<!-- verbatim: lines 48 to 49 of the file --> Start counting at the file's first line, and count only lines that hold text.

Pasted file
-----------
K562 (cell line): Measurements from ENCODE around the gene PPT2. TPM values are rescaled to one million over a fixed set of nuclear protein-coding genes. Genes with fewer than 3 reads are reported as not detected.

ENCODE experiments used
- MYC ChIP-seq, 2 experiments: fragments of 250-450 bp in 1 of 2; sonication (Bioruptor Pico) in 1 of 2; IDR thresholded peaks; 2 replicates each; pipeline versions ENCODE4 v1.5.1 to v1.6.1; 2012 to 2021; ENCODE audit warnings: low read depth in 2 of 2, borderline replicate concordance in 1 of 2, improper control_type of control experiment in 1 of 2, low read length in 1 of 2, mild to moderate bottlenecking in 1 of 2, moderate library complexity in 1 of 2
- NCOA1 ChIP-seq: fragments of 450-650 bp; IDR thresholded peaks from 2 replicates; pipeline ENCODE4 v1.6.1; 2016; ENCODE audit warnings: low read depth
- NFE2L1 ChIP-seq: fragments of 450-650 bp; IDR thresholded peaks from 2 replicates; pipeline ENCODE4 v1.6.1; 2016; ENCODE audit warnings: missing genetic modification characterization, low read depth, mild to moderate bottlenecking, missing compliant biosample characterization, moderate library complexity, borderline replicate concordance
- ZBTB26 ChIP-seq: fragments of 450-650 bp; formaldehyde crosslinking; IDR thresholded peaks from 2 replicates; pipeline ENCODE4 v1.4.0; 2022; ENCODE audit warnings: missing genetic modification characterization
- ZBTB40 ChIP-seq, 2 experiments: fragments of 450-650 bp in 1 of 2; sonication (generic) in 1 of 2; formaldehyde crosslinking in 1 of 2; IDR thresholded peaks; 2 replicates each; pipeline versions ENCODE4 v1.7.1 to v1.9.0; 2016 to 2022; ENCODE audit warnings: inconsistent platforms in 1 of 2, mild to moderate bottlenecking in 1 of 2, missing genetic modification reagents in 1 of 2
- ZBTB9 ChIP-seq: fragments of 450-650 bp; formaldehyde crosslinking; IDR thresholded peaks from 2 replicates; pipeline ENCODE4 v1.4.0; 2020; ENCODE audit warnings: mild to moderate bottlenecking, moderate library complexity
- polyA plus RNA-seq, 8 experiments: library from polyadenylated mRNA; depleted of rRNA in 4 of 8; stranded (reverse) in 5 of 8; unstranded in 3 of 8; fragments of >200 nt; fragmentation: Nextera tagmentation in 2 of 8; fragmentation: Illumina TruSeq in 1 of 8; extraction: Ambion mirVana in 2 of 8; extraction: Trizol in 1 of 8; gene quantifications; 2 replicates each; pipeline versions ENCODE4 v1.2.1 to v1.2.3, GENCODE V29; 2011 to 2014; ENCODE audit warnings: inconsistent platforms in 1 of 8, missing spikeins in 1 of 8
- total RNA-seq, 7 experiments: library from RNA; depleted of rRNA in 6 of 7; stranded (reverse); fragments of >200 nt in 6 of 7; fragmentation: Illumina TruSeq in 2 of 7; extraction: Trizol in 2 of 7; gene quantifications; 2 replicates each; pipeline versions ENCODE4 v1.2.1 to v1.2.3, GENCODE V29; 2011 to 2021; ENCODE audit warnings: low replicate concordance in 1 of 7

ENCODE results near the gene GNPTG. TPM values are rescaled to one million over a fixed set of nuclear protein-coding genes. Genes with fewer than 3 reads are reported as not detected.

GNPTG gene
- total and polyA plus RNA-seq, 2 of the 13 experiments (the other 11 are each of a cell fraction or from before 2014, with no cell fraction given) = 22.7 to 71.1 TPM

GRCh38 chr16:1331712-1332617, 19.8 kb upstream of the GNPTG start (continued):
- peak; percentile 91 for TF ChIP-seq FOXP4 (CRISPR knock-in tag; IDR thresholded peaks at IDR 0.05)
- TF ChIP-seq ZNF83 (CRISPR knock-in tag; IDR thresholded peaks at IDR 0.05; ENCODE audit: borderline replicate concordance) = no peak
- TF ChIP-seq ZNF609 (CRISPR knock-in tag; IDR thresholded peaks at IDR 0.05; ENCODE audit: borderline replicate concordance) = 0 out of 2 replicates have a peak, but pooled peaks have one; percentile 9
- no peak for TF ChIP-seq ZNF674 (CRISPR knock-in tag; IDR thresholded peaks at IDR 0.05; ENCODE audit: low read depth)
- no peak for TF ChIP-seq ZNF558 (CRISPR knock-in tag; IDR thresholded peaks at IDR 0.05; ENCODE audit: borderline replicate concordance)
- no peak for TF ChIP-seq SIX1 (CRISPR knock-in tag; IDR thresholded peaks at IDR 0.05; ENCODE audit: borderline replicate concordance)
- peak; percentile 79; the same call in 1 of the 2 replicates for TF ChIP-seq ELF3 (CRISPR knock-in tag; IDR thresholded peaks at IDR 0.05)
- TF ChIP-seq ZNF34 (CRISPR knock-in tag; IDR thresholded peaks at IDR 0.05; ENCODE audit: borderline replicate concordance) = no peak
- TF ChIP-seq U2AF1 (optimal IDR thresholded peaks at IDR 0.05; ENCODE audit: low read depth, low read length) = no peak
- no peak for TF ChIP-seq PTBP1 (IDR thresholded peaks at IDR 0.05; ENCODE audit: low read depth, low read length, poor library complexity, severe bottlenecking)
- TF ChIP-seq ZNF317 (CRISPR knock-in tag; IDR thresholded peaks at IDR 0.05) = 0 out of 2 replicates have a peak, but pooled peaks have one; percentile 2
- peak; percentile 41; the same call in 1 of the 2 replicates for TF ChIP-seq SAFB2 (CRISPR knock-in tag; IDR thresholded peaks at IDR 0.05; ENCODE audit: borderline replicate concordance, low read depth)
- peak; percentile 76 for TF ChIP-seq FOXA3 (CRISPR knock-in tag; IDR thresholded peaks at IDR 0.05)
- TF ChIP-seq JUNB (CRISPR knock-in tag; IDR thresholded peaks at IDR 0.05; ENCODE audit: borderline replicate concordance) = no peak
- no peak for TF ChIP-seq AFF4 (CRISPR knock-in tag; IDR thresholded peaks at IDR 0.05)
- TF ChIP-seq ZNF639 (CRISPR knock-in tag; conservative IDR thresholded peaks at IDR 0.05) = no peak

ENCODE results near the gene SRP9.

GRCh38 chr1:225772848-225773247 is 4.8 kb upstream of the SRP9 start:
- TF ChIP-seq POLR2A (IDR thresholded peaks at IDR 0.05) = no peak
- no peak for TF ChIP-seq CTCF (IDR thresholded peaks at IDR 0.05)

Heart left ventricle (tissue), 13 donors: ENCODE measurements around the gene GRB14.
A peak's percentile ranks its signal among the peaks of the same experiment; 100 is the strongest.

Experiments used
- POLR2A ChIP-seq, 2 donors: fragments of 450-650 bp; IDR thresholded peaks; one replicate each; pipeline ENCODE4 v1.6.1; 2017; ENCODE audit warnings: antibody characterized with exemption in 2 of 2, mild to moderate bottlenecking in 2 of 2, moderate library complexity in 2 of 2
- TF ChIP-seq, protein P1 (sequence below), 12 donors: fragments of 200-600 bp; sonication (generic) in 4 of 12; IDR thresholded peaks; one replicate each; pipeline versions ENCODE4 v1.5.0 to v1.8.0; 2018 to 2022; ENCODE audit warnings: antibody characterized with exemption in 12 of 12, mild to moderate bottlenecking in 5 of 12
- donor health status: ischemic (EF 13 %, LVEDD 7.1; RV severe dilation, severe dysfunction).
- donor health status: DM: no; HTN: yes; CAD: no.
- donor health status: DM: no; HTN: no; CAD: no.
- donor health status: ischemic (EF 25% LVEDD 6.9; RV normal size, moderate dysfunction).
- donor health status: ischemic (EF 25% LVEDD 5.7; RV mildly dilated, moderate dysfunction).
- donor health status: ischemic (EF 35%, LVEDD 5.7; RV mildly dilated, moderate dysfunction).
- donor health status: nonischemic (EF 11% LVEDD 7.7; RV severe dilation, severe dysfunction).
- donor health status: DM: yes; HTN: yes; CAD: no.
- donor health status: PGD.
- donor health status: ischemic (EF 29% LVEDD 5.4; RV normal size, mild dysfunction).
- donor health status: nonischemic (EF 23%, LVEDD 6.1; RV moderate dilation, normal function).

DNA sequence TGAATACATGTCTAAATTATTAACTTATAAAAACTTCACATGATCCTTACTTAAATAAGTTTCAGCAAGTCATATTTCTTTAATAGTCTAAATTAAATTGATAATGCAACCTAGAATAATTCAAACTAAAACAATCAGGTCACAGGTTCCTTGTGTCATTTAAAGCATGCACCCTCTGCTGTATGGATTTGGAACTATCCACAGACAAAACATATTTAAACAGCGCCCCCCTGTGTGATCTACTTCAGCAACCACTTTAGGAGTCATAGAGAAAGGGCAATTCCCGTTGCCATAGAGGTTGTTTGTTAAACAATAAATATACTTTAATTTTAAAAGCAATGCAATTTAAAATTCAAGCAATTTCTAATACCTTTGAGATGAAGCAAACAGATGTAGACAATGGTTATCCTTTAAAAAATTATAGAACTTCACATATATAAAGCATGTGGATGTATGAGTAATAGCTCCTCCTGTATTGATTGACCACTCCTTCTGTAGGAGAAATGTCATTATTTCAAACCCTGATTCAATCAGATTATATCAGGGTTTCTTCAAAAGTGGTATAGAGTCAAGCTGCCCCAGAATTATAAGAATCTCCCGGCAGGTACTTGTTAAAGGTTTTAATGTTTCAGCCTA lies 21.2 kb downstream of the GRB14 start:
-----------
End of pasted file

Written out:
- donor health status: PGD.
- donor health status: ischemic (EF 29% LVEDD 5.4; RV normal size, mild dysfunction).